Desireless’ 1986 synth-pop chart-topper “Voyage, Voyage” plays three different times in Juho Kuosmanen’s “Compartment No. 6,” serving three different purposes.
On one level, the song harkens back to days gone by, a helpful bit of audio scene-setting for this late-’90s set travelogue. On a different note, the song’s lyrics underscore the film’s larger theme – that travel, however mundane, is just as much an inward process. And finally, and perhaps most importantly, it makes one’s synapses fire in a pleasant and familiar way, easing the viewer into a film that otherwise takes a good deal of time to thaw.
Mirroring the two main characters’ relationship to one another, one does not immediately warm to “Compartment No. 6,” which premiered on Saturday in the Main Competition section of the Cannes Film Festival. The story of a Finnish architecture student and a Russian boor building a real emotional connection as they share a train compartment is deliberate in pace and wintry in tone. It requires, and ultimately rewards, patience.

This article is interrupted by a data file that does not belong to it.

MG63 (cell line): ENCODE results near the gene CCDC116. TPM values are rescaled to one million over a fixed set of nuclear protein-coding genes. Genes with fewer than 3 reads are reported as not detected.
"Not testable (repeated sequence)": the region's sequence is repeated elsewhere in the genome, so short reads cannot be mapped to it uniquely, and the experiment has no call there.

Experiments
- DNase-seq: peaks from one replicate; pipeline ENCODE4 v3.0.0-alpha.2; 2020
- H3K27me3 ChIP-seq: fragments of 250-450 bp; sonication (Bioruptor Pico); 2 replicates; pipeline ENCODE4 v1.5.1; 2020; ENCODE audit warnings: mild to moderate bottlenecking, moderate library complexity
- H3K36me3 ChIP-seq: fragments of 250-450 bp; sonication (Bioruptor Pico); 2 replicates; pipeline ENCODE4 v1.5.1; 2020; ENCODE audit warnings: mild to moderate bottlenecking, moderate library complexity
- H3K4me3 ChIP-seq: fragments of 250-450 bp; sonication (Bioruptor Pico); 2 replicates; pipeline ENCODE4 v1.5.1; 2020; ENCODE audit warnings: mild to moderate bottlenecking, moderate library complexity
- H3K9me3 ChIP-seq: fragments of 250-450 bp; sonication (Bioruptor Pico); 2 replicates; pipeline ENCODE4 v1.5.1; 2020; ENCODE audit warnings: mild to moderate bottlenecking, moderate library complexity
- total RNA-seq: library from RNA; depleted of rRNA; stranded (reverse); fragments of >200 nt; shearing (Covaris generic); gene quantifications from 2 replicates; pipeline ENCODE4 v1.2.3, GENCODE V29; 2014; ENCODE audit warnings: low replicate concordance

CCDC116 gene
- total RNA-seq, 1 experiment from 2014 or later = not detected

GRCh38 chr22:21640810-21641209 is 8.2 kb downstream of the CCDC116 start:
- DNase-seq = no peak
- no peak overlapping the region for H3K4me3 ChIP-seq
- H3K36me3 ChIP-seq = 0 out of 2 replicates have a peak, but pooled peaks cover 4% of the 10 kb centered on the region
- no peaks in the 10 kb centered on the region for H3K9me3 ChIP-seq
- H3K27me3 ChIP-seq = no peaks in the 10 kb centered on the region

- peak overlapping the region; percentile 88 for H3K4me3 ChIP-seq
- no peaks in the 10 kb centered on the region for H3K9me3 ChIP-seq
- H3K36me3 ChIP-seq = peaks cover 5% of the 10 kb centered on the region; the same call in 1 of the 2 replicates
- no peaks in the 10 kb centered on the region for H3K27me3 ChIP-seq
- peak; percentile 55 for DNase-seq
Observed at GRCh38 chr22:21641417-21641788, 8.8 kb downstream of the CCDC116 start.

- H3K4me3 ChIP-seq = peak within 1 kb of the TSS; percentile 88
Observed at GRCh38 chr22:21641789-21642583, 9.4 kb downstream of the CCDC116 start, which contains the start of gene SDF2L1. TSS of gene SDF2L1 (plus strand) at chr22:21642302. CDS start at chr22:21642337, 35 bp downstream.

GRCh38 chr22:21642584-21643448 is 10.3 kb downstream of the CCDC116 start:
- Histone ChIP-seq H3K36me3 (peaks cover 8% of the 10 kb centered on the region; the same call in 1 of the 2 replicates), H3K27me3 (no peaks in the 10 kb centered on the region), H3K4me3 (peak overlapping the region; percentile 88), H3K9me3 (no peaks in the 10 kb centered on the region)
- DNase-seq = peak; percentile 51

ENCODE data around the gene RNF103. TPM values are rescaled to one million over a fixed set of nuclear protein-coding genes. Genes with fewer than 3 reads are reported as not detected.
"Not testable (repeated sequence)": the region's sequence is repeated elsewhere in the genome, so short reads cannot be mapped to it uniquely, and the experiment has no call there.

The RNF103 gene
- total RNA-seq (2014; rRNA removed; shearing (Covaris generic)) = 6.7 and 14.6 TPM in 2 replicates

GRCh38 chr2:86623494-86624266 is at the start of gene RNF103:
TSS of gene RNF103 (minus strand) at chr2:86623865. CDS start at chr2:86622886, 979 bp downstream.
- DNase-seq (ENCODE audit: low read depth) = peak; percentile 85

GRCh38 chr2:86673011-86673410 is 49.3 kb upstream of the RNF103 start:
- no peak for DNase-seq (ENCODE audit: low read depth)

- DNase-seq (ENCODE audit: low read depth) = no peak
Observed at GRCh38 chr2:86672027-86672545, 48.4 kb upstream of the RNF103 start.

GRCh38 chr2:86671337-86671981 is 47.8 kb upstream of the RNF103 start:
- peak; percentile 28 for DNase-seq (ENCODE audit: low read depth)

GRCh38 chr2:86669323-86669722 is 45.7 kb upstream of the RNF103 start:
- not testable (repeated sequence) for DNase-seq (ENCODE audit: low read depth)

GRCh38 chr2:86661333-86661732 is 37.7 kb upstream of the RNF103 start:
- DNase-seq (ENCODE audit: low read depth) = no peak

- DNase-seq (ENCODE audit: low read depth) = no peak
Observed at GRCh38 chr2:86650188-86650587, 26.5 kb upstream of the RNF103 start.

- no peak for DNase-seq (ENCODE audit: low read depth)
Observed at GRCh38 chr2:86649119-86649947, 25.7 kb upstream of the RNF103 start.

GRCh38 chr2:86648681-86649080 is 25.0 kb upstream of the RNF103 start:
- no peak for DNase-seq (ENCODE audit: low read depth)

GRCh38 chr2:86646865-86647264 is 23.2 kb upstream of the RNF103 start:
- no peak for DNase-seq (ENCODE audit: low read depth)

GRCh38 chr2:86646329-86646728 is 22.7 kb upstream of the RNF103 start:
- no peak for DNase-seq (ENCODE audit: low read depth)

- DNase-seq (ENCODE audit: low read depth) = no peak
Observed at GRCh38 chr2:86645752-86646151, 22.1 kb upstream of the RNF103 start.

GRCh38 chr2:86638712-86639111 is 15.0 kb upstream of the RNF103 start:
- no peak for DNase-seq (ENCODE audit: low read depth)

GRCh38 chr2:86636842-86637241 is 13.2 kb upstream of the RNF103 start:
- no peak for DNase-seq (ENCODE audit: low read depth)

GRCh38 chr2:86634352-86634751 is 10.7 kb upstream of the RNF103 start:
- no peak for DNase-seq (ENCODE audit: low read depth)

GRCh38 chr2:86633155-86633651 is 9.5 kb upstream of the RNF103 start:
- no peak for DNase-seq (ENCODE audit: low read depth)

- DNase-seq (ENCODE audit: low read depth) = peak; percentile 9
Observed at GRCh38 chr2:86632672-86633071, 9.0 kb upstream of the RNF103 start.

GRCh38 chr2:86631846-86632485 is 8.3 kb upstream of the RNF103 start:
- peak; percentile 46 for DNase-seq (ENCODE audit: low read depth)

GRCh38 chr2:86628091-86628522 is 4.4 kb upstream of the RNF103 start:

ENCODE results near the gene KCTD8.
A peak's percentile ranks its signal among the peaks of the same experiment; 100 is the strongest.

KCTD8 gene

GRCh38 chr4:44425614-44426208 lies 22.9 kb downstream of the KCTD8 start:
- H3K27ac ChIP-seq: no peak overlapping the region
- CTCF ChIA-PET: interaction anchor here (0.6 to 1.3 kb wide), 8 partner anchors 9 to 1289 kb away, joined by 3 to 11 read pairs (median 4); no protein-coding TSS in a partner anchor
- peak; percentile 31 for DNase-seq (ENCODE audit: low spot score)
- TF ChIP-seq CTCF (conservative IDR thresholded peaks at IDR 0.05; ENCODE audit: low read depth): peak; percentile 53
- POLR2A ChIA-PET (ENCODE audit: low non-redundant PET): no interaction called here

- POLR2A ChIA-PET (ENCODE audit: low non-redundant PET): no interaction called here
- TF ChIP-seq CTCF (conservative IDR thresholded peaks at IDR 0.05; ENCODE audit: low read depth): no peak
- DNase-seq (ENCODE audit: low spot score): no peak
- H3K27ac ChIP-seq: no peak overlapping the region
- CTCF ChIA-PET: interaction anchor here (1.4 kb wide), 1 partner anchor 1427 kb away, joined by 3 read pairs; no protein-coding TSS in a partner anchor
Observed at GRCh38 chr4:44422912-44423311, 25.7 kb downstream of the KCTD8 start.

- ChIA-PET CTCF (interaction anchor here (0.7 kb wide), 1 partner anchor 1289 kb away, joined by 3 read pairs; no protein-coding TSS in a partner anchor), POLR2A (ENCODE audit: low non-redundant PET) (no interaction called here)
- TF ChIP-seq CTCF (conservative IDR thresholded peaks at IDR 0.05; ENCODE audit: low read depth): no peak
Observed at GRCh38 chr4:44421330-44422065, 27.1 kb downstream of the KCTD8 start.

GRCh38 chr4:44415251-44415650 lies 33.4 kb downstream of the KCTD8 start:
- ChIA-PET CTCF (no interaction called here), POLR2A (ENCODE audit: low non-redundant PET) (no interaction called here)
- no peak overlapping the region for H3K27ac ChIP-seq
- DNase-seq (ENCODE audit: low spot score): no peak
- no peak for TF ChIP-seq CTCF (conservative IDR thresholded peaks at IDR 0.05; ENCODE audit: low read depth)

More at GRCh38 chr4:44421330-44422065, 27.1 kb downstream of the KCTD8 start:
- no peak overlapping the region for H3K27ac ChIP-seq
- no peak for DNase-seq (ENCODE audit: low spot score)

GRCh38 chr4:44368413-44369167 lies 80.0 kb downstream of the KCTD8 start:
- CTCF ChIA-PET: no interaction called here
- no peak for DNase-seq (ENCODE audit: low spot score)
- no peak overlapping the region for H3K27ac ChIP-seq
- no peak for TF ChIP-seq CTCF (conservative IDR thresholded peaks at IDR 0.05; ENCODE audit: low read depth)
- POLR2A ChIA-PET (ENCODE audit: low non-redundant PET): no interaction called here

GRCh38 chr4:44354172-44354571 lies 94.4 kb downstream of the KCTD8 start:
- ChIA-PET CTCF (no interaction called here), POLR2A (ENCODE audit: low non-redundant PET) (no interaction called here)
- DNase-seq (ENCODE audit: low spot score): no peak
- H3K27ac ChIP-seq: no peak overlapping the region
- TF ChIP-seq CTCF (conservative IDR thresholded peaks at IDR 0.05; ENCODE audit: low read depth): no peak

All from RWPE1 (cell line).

Seidi Haarla plays Laura, a Finnish student living in Moscow with her older professor lover. Laura believes this woman to be her girlfriend; the lover has room for Laura in her bed but not in her life. Homophobia – both social and inner – might have a role to play, but Kuosmanen doesn’t dwell on the question for long, because soon enough, Laura has been goaded into boarding a train from Moscow to Murmansk, high up in the Arctic Circle, ostensibly to explore the area’s famous petroglyphs. It takes her until mile 400 of the 1,243-mile journey to realize she’s been dumped.
Sharing the train car is Vadim (Yuriy Borisov) a hard-living construction worker who would just as soon ease the boredom of the multi-day trip by remaining blackout drunk throughout. Obviously, he and Laura don’t immediately hit it off, but that changes over time. We all know where this train is headed; the point is how it gets there.
The answer, in this case, is slowly. Though Kuosmanen’s often hand-held, widescreen compositions keep things visually dynamic throughout, the unchanging setting is the film’s very point. That the film is based on a book should come as no surprise, as the slow-moving train – where nothing seems to change even as the characters move forward in time and space – is a sturdy literary metaphor.
“Compartment No. 6” is a film informed by the short and intimate burst of revelation more common to the short story. It’s a modest tale with no greater aim than to dramatize, in one affecting and understated moment, Laura’s use of the past tense as she starts to describe the Moscow she’s left behind. Her train has yet to arrive, but she already understands there won’t be a return trip.